* Emaar jumps after hiking dividend, announcing mall IPO plan
* But stock pulls back below major technical resistance
* Dubai’s turnover remains moderate
* Ukraine prompts Gulf retail investors to take profits
* Omantel slips after results of first phase of share offer
By Olzhas Auyezov
DUBAI, March 16 (Reuters) - Positive news from Emaar Properties boosted Dubai’s bourse on Sunday but the Ukrainian crisis pushed down almost all other stock markets in the Middle East.
Emaar announced plans to sell up to 25 percent of its shopping mall in a public offer expected to raise 8 to 9 billion dirhams ($2.18-$2.45 billion), with proceeds to be “primarily distributed as dividend” to Emaar shareholders. It also hiked its 2013 dividend to the highest since 2007.
The company’s shares closed 5.1 percent higher at 9.10 dirhams; Emirates NBD, another Dubai flagship stock, jumped 5.8 percent although trading was very thin. Dubai’s main index climbed 2.0 percent.
Emaar’s plan, which chairman Mohammed Alabbar said he wanted to carry out “within months”, was not unexpected, but it got good reviews from analysts.
EFG-Hermes said Emaar’s valuation of its unit, if accepted by the market, would create upside potential of 7 to 13 percent above the investment bank’s fair-value estimate of 10.10 dirhams for the stock.
Arqaam Capital, which has an even higher price target for the stock of 12.00 dirhams, said the plan was “highly positive”. Emaar may subsequently list other units; Alabbar said its Egyptian unit was being prepared for an initial public offer in that country.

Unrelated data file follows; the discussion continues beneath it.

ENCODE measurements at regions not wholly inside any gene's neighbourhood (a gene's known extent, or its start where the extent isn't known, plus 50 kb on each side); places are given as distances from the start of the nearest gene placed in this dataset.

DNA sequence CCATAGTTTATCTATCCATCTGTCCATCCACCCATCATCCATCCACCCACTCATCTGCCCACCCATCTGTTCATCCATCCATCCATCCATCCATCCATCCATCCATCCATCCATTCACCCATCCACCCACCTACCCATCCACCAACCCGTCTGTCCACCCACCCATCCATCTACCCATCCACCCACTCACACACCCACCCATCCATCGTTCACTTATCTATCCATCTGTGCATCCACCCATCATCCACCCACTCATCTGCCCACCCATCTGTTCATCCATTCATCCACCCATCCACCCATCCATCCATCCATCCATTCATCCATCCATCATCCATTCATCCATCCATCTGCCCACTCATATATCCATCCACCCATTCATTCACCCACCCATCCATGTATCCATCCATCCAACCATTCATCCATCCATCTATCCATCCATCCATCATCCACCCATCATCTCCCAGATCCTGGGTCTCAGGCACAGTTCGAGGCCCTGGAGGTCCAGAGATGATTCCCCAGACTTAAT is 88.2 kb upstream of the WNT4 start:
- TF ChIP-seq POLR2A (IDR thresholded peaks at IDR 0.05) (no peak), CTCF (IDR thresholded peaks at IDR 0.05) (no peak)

There were signs, however, that Emaar’s plan might not be enough to support a sustained rally in the Dubai market from current levels, given the weak global backdrop and the fact that Dubai has already risen so fast in the past 18 months.
Emaar hit an intra-day high of 9.25 dirhams but fell back to close below major chart resistance at 9.16-9.20 dirhams, the highs seen in February and March. Dubai’s market turnover was only moderate on Sunday, and many of its most heavily traded shares fell.
After the close on Sunday, Abu Dhabi and the central bank of the United Arab Emirates said they had agreed to refinance $20 billion of debt that was extended to the Dubai government as emergency aid during its financial crisis, and was to come due this year. The news was positive for Dubai but widely expected by the markets.
Two other UAE property-related names also gained on Sunday. Construction firm Arabtec rose 0.4 percent, while Abu Dhabi’s Aldar Properties added 1.0 percent.
Abu Dhabi’s index, however, fell 0.5 percent because of soft banking and cement stocks, moving in line with other Gulf markets, which enjoyed no major positive news to offset the gloomy global mood created by the Ukraine crisis.
Although the wealthy Gulf economies are relatively immune to any global instability due to Ukraine, local retail investors have so far reacted to the crisis by taking profits.
“We still have this cloud over the emerging markets of what could happen in Ukraine,” said Sebastien Henin, portfolio manager at The National Investor. “We know the emerging markets could come under pressure in the coming days.”
In Muscat, Omantel fell 2.2 percent to 1.555 rials after the company said the first half of the Oman government’s sale of a 19 percent stake in the firm, a private placement, had been completed and was 1.99 times subscribed.
* The index gained 2.0 percent to 4,059 points.
* The index slid 0.5 percent to 4,732 points.
* The index eased 0.1 percent to 11,331 points.
* The index slipped 0.1 percent to 9,379 points.
* The index declined 0.3 percent to 7,434 points.
* The index edged down 0.2 percent to 8,126 points.
* The index fell 0.5 percent to 7,026 points.
* The index added 0.06 percent to 1,376 points. (Editing by Andrew Torchia)